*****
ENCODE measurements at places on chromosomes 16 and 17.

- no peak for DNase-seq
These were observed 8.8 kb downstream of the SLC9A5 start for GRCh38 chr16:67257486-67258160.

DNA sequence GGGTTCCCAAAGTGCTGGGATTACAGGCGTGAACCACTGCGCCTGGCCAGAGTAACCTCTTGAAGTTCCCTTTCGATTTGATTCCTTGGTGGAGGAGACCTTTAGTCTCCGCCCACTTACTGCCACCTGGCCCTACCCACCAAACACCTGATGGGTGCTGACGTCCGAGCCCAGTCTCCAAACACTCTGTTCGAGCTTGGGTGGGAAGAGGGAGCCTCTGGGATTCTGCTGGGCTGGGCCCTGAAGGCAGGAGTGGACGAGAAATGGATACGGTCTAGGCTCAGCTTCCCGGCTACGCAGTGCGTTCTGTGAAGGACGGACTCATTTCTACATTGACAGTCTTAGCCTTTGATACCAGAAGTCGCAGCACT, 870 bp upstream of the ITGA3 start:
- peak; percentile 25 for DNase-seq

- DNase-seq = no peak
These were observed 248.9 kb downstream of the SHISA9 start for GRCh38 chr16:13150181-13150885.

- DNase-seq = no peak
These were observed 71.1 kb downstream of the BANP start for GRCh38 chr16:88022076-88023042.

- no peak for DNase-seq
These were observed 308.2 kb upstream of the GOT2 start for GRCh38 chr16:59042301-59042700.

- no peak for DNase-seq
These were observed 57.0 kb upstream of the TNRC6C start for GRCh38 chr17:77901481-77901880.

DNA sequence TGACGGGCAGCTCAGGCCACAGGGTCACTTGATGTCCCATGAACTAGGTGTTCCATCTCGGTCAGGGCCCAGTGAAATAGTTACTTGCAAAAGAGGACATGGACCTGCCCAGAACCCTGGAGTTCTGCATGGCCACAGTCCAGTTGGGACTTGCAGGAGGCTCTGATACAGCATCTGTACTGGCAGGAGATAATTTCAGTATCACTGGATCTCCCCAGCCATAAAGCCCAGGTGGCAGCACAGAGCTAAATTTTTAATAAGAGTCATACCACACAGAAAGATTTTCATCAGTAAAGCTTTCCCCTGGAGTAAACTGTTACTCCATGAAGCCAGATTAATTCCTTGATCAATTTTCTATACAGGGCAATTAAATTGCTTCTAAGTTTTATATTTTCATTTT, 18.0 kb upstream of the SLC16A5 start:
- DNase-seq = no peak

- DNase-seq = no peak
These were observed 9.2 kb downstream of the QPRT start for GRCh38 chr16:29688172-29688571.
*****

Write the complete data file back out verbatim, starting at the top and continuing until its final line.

ENCODE measurements at places on chromosomes 16 and 17.

- no peak for DNase-seq
These were observed 8.8 kb downstream of the SLC9A5 start for GRCh38 chr16:67257486-67258160.

DNA sequence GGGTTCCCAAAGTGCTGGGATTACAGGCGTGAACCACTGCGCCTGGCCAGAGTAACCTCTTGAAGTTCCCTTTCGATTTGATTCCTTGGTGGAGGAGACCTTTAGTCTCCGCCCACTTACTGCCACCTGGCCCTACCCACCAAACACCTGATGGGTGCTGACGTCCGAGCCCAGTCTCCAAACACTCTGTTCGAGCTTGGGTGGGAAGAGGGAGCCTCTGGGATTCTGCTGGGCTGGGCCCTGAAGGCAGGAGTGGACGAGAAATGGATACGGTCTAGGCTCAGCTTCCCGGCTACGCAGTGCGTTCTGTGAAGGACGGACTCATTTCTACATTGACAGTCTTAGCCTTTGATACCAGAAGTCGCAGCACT, 870 bp upstream of the ITGA3 start:
- peak; percentile 25 for DNase-seq

- DNase-seq = no peak
These were observed 248.9 kb downstream of the SHISA9 start for GRCh38 chr16:13150181-13150885.

- DNase-seq = no peak
These were observed 71.1 kb downstream of the BANP start for GRCh38 chr16:88022076-88023042.

- no peak for DNase-seq
These were observed 308.2 kb upstream of the GOT2 start for GRCh38 chr16:59042301-59042700.

- no peak for DNase-seq
These were observed 57.0 kb upstream of the TNRC6C start for GRCh38 chr17:77901481-77901880.

DNA sequence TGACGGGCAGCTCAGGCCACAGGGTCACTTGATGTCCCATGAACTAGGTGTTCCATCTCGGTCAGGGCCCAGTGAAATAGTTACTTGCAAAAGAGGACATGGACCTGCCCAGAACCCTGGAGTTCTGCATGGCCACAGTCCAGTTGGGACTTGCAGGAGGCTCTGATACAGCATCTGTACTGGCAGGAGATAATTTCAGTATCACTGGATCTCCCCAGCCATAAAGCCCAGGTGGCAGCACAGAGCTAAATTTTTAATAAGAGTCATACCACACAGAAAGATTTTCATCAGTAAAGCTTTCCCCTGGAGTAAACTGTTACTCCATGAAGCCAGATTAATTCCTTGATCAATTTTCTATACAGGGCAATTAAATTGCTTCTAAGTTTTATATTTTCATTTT, 18.0 kb upstream of the SLC16A5 start:
- DNase-seq = no peak

- DNase-seq = no peak
These were observed 9.2 kb downstream of the QPRT start for GRCh38 chr16:29688172-29688571.